Human Relations Principle #20: Dramatize your ideas.
Movies do it. TV does it.
Why don’t you do it?
(This is the twentieth in a series of articles where I will encapsulate each of Dale Carnegie’s timeless, life-changing principles for dealing with people. (Adapted from How to Win Friends and Influence People.))*
This is the day of dramatization. Merely stating the truth isn’t enough. The truth has to be made vivid, interesting, dramatic. You have to use showmanship. The movies do it. Television does it. And you will have to do it if you want attention.
Choose a fresh approach—something new, something different—to get the other person intensely interested. Convey facts more vividly, more interestingly, more impressively, than pages of figures and mere talk.
You can dramatize your ideas in business or in any other aspect of your life. Dramatization even works with children as well.
How to get your children to pick up their toys . . .
Are you having difficulty getting your children to pick up their toys? If so, do as Joe Fant Jr. did.
Joe was having difficulty getting his five-year-old boy and three-year-old daughter to pick up their toys, so he invented a “train.” Joey was the engineer (Captain Casey Jones) on his tricycle. Janet’s wagon was attached, and in the evening she loaded all the “coal” on the caboose (her wagon) and then jumped in while her brother drove her around the room. In this way the room was cleaned up without lectures, arguments or threats.
If you are struggling to get someone’s attention in business or your personal life, dramatize the advantages offered by whatever is being sold or suggested.
Much success and fulfillment with mastering human relations,
* The best guide on effective human relations that I have ever encountered is How to Win Friends and Influence People by Dale Carnegie, published in 1936. Prior to writing the book, Carnegie spent 20 years researching the habits of successful people. The book has sold over 30 million copies and is still listed on Amazon’s top 100 best selling books.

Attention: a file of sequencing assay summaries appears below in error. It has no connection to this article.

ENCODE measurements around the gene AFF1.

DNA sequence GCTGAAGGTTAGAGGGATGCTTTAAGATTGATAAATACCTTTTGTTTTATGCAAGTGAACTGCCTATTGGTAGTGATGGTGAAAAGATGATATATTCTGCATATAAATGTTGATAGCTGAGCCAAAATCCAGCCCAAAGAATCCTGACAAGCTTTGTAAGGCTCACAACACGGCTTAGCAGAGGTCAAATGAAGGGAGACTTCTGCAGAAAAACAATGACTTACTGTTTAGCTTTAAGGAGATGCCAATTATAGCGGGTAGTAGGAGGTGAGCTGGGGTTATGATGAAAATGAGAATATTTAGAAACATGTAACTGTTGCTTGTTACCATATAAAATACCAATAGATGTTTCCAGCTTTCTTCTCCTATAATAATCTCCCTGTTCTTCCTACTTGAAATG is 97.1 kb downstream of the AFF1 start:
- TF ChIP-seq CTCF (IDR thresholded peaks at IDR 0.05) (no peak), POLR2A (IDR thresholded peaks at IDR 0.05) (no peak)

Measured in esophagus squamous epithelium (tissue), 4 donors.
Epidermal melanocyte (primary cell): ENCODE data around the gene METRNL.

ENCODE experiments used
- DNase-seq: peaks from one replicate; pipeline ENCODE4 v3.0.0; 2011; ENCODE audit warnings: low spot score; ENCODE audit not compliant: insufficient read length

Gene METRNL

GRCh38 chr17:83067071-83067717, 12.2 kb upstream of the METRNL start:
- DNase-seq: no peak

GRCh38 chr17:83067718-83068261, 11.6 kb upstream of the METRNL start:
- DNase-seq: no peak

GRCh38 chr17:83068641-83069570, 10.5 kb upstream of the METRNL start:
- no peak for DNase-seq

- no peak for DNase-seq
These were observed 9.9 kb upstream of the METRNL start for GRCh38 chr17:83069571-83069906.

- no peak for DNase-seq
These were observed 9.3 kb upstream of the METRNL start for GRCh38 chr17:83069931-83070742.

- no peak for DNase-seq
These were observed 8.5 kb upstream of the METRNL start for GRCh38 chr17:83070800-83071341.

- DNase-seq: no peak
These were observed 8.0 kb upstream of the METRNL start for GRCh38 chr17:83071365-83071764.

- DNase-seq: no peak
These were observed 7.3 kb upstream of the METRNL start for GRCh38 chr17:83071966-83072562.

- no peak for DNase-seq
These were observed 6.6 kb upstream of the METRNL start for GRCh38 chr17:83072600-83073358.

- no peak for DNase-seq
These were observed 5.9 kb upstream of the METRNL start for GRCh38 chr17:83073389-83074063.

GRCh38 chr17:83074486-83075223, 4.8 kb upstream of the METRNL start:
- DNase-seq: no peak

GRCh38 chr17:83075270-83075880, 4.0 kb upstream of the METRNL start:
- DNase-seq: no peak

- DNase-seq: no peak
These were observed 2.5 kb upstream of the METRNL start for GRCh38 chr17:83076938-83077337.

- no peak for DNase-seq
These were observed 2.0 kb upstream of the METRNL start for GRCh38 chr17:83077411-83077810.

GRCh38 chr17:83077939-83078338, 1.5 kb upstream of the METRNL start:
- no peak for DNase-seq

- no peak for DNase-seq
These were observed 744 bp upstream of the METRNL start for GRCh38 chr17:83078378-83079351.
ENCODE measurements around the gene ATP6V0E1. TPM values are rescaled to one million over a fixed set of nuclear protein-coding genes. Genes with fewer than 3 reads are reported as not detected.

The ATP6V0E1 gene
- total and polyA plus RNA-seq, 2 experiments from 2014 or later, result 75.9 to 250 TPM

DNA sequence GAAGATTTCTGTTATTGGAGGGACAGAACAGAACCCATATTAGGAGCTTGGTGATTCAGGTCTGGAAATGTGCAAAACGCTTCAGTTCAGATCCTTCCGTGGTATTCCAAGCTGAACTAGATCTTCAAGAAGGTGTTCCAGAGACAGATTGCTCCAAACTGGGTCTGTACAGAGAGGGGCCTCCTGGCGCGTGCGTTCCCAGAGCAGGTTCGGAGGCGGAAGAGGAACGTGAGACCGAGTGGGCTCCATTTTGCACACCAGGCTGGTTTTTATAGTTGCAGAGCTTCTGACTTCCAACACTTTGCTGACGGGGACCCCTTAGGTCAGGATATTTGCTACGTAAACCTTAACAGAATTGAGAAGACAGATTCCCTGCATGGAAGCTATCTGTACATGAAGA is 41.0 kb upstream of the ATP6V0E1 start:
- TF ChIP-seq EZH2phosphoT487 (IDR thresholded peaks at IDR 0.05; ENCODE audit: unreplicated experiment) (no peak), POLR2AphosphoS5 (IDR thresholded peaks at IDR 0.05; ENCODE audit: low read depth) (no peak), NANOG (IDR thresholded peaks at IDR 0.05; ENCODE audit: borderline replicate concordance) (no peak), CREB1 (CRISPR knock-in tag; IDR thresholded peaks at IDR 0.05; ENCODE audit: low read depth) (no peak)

Other articles within this series you may enjoy:
3 Fundamental Techniques in Handling People
- Human Relations Principle #1: Don’t criticize, condemn or complain.
- Human Relations Principle #2: Give honest and sincere appreciation.
- Human Relations Principle #3: Arouse in the other person an eager want.
6 Ways to Make People Like You
- Human Relations Principle #4: Become genuinely interested in other people.
- Human Relations Principle #5: Smile.
- Human Relations Principle #6: Remember that a person’s name is to him or her the sweetest and most important sound in any language.
- Human Relations Principle #7: Be a good listener. Encourage others to talk about themselves.
- Human Relations Principle #8: Talk in terms of the other person’s interests.
- Human Relations Principle #9: Make the other person feel important—and do it sincerely.
12 Ways to Win People to Your Way of Thinking
- Human Relations Principle #10: The only way to get the best of an argument is to avoid it.
- Human Relations Principle #11: Show respect for the other person’s opinions. Never say, “You’re wrong.”
- Human Relations Principle #12: If your are wrong, admit it quickly and emphatically.
- Human Relations Principle #13: Begin in a friendly way.
- Human Relations Principle #14: Get the other person saying “yes, yes” immediately.
- Human Relations Principle #15: Let the other person do a great deal of the talking.
- Human Relations Principle #16: Let the other person feel that the idea is his or hers.
- Human Relations Principle #17: Try honestly to see things from the other person’s point of view.
- Human Relations Principle #18: Be sympathetic with the other person’s ideas and desires.
- Human Relations Principle #19: Appeal to the nobler motives.